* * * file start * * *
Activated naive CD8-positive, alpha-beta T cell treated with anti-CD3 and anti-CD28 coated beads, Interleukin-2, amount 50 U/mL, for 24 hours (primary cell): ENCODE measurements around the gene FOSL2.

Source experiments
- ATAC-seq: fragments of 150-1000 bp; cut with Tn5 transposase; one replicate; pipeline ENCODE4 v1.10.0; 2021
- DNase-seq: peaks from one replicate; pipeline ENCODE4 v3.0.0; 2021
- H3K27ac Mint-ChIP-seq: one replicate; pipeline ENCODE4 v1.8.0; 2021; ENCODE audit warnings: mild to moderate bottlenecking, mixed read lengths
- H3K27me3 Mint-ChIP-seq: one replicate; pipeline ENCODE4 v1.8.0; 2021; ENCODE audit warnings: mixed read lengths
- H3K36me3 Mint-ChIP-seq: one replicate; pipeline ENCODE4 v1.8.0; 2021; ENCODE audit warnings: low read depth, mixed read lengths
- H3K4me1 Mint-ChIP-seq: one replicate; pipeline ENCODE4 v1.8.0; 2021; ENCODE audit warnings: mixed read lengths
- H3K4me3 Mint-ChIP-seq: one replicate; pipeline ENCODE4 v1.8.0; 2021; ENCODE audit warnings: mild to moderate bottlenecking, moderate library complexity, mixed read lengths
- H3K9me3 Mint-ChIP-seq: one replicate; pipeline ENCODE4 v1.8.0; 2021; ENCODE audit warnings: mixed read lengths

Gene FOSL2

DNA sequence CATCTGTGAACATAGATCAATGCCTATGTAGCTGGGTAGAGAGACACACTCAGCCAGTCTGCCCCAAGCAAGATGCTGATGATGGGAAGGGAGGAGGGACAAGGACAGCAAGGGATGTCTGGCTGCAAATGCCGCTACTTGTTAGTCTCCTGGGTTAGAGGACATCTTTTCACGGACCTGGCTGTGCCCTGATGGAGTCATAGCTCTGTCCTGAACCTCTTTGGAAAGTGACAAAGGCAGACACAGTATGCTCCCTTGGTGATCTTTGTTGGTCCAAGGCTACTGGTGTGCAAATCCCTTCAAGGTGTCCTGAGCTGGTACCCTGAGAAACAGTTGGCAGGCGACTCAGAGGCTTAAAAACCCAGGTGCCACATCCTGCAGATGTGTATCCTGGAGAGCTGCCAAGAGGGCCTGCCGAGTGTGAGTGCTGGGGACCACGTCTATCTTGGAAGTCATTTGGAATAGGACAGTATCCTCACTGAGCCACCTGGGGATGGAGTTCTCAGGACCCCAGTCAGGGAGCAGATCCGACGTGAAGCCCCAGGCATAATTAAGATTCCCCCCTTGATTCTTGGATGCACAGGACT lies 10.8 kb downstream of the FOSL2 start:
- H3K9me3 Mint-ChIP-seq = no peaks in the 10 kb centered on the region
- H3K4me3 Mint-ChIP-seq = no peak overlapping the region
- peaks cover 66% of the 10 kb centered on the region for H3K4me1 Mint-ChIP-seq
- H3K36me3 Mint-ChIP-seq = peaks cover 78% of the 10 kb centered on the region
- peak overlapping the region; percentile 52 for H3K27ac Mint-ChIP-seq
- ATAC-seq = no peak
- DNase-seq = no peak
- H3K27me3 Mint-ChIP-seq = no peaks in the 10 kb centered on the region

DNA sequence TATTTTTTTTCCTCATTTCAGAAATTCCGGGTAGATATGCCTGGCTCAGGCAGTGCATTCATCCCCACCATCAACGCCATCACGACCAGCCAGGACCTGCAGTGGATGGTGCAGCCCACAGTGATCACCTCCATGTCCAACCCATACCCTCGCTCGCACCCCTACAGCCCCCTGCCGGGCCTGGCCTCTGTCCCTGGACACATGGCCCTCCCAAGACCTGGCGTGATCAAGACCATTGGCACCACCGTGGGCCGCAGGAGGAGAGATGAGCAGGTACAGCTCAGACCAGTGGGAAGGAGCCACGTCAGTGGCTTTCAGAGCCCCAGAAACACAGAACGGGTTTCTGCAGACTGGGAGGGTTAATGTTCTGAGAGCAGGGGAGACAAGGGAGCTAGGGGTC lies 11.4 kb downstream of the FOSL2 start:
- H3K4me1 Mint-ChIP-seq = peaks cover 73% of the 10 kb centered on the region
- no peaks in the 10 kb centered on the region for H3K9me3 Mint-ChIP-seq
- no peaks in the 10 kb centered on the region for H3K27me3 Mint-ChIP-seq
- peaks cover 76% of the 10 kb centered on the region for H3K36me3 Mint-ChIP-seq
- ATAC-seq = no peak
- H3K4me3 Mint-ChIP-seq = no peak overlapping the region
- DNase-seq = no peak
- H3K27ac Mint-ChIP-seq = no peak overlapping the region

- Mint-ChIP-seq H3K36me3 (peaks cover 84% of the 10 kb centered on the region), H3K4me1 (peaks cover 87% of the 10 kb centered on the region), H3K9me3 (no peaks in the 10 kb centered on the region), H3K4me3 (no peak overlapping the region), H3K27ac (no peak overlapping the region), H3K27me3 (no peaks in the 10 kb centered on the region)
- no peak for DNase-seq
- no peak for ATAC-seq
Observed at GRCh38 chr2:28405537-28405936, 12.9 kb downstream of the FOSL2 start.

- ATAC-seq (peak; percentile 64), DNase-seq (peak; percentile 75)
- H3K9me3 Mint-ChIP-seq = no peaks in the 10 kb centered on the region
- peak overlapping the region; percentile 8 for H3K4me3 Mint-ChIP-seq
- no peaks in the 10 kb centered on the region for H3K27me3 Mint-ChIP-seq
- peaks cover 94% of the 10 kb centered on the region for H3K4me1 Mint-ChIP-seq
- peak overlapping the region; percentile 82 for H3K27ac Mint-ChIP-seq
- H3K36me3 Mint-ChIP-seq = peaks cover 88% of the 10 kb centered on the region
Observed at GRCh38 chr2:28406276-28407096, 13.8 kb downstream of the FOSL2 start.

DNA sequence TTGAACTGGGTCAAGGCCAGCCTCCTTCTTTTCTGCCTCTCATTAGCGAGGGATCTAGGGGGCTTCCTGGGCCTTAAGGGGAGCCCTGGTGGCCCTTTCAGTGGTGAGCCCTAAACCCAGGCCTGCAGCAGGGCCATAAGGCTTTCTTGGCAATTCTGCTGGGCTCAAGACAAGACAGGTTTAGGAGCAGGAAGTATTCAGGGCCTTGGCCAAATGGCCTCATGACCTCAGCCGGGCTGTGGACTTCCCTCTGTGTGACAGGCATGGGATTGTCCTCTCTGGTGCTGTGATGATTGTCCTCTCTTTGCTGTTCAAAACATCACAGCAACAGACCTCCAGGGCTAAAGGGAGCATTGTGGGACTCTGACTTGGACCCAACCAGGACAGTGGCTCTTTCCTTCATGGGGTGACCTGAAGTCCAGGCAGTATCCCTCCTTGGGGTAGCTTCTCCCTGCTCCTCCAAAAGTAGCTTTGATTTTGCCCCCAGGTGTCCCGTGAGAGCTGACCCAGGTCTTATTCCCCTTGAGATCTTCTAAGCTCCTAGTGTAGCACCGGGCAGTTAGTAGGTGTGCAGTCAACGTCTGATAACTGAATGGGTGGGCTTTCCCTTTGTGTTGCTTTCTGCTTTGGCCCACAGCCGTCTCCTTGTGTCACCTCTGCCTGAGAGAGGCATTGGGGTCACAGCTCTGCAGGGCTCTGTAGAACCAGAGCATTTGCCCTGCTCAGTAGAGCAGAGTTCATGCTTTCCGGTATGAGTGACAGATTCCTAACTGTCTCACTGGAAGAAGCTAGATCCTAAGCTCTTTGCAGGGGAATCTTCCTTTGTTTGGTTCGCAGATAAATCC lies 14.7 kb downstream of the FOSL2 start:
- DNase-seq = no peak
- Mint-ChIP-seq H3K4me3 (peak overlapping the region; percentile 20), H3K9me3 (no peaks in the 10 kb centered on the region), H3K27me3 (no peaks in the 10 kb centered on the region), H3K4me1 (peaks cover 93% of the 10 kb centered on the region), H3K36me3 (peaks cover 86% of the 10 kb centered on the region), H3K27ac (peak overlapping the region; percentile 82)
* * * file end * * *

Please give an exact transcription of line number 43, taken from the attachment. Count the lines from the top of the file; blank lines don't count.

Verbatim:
- DNase-seq = no peak